- Associated Press - Thursday, August 11, 2016

BLOOMINGTON, Ind. (AP) - Donetta Cothran had a question for her colleagues in the School of Public Health after Sunday night’s Olympic breaststroke semifinal.

“I was asking them which one taught the finger wag in their class,” she said.

Cothran, a kinesiology professor at Indiana University, was referring to Lilly King’s now-famous display of disapproval for Yulia Efimova, who had previously been banned from Olympic competition as part of Russia’s doping scandal, but was reinstated without explanation. NBC cameras caught the IU sophomore wagging her finger at a TV showing Efimova raising her index finger to signal her win in the breaststroke semifinal.

“You’re shaking your finger No. 1 and you’ve been caught for drug cheating,” King told NBC after winning her own semifinal race. “I’m just not a fan.”

That was how much of the world was introduced to King, and IU faculty members who know the physical education major say it’s a pretty accurate representation of who she is.

“She’s not afraid to express herself and to also give a reason as to why she’s doing what she’s doing,” said Ann Huntoon, a lecturer in the School of Public Health.

Huntoon had King in her 9 a.m. foundations of physical education and fundamental movements class when King was a freshman last fall. King would be there wide awake each morning, having already completed a full workout, lifted weights and eaten breakfast.

“If every student was that driven and that awake at 9 a.m., that would be wonderful,” Huntoon said.

Keith Chapin, a faculty member in the kinesiology department who served as King’s academic adviser, said she is an exceptional student. She came to IU having already earned several college credits while she was in high school and now has one of the highest GPAs in her program, he said.

“She’s an achiever in many dimensions of her life,” he said. “She’s very well-liked by her peers.”

Those peers had no problem teasing King about her nutrition habits. She doesn’t like coffee, so she drinks Coke before a meet to get a little caffeine boost. A creature of habit, she has a McDonald’s happy meal on Tuesdays and a dozen doughnuts after Sunday morning practice.

“It’s amazing what you can do when you’re burning 15,000 calories a day,” Cothran said. “She takes her training seriously, but she’s also a 19-year-old college student.”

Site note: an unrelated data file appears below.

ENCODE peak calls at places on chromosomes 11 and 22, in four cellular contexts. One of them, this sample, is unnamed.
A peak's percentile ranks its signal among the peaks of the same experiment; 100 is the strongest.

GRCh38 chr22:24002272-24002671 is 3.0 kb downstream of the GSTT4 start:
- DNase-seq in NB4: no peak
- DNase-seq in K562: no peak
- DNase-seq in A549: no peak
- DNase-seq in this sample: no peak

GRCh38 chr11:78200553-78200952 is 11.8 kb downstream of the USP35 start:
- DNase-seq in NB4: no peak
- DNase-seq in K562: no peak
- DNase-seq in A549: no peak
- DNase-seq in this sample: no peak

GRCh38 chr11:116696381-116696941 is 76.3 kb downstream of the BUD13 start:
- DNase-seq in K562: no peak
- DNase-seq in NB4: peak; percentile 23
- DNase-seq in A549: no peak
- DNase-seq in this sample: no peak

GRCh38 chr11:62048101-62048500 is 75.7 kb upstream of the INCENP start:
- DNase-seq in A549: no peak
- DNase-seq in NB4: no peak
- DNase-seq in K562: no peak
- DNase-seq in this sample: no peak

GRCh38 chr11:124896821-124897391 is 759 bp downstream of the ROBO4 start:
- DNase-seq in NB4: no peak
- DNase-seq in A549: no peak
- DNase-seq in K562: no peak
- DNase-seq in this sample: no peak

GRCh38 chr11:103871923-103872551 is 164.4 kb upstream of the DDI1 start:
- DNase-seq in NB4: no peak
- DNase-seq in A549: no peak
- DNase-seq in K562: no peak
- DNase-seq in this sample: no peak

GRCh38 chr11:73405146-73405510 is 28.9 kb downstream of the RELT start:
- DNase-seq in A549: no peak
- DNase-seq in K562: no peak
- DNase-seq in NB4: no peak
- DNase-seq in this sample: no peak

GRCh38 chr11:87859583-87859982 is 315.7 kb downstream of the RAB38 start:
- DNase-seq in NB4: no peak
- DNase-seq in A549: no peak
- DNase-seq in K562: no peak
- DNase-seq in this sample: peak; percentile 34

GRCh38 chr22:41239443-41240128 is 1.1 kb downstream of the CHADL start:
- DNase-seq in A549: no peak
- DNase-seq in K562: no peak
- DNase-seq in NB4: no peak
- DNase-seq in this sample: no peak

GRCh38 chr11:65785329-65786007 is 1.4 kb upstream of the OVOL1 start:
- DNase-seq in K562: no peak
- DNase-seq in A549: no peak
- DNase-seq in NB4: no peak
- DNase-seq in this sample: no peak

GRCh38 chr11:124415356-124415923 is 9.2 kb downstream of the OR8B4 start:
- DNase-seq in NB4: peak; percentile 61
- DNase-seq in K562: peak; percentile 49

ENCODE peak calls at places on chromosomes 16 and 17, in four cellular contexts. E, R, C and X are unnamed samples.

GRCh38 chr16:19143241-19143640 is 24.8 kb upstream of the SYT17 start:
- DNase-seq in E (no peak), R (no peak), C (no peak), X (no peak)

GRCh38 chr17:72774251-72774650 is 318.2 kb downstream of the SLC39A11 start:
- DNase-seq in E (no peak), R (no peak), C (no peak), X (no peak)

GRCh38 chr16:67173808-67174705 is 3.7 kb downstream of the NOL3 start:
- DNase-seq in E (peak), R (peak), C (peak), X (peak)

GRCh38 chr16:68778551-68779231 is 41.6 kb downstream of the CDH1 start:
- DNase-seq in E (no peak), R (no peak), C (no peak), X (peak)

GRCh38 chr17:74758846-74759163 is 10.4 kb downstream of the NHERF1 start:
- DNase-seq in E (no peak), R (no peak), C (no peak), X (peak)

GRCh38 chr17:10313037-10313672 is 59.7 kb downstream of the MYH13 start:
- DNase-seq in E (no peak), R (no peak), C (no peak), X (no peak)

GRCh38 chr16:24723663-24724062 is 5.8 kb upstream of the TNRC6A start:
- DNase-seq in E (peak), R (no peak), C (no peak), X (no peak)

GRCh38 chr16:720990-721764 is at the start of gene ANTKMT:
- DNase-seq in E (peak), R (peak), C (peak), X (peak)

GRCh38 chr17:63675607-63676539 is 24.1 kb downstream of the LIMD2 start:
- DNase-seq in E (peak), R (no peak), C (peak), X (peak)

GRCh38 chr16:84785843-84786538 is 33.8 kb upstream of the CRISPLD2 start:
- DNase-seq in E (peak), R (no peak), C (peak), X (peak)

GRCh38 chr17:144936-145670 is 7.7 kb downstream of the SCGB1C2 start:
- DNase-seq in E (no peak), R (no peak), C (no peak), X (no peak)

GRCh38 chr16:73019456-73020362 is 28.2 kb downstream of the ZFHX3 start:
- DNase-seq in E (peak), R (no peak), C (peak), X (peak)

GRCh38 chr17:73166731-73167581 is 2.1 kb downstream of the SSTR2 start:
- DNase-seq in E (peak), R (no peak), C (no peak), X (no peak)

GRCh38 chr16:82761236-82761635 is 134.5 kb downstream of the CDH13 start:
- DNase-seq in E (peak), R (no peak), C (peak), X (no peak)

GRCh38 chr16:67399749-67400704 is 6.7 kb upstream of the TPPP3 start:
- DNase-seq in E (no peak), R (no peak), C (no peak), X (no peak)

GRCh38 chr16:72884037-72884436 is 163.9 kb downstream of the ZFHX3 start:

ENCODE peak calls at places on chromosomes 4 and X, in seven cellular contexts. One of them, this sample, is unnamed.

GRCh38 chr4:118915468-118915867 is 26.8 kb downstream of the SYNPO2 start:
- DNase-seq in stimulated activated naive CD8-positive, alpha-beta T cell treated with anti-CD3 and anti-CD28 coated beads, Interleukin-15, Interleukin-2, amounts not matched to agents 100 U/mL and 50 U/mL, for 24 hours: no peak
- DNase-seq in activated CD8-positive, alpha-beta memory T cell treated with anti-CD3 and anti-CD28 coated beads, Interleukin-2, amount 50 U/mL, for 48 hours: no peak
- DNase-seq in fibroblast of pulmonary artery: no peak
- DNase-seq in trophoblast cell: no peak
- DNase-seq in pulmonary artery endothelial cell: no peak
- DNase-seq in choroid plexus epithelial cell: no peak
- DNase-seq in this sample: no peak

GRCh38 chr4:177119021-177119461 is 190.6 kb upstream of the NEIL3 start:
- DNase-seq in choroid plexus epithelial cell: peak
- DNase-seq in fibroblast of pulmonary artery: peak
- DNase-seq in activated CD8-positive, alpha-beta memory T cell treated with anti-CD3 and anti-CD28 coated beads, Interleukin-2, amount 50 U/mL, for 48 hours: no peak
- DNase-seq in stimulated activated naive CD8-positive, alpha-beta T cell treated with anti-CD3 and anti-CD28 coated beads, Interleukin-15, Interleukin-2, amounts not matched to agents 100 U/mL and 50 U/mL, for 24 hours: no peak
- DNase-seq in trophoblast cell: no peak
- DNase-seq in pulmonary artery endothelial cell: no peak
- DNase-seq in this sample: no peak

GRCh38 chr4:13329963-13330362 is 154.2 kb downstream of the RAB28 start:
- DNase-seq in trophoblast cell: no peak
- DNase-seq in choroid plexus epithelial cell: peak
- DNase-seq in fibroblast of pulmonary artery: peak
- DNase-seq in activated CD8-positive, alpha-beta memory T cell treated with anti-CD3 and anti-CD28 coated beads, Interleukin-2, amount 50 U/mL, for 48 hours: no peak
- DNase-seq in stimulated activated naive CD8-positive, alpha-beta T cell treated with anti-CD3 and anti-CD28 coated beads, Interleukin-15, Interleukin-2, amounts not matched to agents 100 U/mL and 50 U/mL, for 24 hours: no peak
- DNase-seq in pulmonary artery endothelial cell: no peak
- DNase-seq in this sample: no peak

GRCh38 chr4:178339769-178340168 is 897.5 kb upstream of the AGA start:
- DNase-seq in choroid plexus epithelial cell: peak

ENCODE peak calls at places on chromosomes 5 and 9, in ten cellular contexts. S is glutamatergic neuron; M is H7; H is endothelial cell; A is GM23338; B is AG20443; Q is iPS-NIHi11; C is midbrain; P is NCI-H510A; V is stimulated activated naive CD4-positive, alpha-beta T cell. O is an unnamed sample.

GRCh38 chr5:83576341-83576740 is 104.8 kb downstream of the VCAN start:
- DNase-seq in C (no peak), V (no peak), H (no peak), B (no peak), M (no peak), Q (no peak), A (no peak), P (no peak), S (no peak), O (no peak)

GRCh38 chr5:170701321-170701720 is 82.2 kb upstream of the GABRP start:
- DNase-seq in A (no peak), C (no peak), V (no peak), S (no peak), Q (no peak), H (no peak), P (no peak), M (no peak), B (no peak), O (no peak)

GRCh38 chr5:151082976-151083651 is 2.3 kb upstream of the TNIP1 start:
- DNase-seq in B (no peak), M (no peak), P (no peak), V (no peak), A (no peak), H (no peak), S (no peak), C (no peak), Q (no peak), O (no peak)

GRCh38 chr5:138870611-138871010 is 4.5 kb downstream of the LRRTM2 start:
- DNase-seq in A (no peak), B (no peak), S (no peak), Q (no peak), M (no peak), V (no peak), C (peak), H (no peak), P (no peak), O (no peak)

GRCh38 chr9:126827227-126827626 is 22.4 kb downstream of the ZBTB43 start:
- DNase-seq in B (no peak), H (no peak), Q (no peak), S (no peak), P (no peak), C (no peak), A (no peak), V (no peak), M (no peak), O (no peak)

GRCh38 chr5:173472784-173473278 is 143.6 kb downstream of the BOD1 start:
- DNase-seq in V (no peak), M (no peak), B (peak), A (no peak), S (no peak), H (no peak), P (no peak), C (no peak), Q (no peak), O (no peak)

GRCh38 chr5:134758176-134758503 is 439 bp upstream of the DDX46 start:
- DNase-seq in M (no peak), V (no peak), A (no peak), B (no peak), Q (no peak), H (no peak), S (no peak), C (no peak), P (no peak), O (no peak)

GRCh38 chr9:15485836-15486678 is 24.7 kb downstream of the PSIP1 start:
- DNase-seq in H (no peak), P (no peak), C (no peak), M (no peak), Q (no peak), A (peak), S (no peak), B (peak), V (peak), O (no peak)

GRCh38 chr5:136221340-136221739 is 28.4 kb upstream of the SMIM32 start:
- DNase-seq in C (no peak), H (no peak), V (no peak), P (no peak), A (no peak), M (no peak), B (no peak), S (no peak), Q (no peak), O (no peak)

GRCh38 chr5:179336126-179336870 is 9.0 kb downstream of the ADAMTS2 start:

The jokes don’t seem to bother King, who has a cool confidence that’s rare for students her age. Students in Cothran’s classes often go into the community to teach children at local schools or the YMCA. Despite the best plan, young and rowdy kids can force Cothran’s students to adjust on the fly. That can be very challenging.

“It’s not unusual for someone to melt down, and that’s why we practice,” Cothran said. “Like all students, she plans well, but she also doesn’t get flustered.”

The same couldn’t be said for Cothran, as she waited for Monday night’s women’s 100-meter breaststroke final. She knew King was one of the fastest swimmers in the world, but at that level, the difference between winning and losing often comes down to hundredths of a second. It ended up coming down to seven hundredths, as King set a new Olympic record with a time of 1 minute, 4.93 seconds. Efimova finished second with a time of 1:05.50.

While the rest of the world may know King as the finger-wagging gold medalist, Cothran expects to see the same fun, confident student return to Bloomington this fall.

“I doubt she wears her gold medal to class the first day,” Cothran said. “I expect she’ll still be working hard, enjoying herself and her classmates, and it’ll be a really good year.”

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Source: The (Bloomington) Herald-Times, https://bit.ly/2aXb4s6

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Information from: The Herald Times, https://www.heraldtimesonline.com

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